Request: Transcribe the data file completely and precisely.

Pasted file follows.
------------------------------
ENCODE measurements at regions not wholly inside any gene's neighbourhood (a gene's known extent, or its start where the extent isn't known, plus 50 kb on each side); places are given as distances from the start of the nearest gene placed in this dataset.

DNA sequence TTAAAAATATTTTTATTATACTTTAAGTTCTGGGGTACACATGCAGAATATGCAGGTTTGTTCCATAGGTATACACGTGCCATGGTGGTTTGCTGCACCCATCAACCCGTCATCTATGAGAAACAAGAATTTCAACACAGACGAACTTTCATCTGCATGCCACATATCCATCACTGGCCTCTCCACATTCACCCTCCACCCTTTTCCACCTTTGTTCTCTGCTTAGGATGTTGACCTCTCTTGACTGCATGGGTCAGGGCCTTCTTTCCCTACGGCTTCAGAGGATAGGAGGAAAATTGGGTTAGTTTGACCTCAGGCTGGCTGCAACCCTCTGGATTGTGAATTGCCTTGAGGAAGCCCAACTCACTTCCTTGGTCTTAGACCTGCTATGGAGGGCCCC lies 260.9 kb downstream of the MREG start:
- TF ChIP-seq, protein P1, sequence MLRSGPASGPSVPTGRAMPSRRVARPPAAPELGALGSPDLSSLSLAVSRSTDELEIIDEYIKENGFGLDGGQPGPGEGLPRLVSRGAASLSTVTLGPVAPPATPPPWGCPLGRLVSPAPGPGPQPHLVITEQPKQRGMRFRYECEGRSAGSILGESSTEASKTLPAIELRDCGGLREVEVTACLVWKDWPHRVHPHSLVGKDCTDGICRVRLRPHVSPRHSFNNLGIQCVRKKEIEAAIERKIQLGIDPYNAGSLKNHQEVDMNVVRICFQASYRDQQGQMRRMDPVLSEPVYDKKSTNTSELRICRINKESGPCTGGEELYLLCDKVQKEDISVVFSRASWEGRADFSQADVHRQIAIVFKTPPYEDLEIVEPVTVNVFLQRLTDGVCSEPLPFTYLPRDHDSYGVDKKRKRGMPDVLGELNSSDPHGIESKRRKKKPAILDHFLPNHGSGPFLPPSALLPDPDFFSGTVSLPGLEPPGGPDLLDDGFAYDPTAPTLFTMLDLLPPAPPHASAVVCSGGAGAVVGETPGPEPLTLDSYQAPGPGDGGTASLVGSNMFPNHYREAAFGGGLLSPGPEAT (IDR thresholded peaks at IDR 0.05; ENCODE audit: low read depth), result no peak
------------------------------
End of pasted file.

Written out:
ENCODE measurements at regions not wholly inside any gene's neighbourhood (a gene's known extent, or its start where the extent isn't known, plus 50 kb on each side); places are given as distances from the start of the nearest gene placed in this dataset.

DNA sequence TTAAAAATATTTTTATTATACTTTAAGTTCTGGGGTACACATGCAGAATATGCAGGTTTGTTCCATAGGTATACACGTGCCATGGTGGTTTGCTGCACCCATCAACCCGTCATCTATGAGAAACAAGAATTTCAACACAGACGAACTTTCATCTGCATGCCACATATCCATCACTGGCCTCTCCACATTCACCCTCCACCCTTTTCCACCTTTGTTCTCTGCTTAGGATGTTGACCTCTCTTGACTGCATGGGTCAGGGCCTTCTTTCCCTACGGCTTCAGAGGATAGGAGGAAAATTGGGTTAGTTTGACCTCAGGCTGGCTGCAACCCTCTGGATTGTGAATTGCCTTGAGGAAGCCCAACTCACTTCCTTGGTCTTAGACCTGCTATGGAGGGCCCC lies 260.9 kb downstream of the MREG start:
- TF ChIP-seq, protein P1, sequence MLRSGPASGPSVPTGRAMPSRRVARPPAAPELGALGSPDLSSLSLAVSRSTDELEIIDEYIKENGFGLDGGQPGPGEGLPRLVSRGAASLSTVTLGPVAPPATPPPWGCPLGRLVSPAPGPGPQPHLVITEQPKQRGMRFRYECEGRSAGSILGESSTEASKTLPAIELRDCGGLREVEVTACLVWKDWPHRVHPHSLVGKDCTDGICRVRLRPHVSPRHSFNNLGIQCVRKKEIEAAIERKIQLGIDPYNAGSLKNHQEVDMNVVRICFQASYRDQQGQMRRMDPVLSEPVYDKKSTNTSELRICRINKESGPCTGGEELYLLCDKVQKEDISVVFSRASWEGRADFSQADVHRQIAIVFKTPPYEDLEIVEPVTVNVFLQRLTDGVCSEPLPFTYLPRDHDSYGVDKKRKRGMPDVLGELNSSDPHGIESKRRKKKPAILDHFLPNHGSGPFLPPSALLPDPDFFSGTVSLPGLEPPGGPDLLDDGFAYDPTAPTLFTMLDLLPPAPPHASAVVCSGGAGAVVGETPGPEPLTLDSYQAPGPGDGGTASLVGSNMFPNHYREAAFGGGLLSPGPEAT (IDR thresholded peaks at IDR 0.05; ENCODE audit: low read depth), result no peak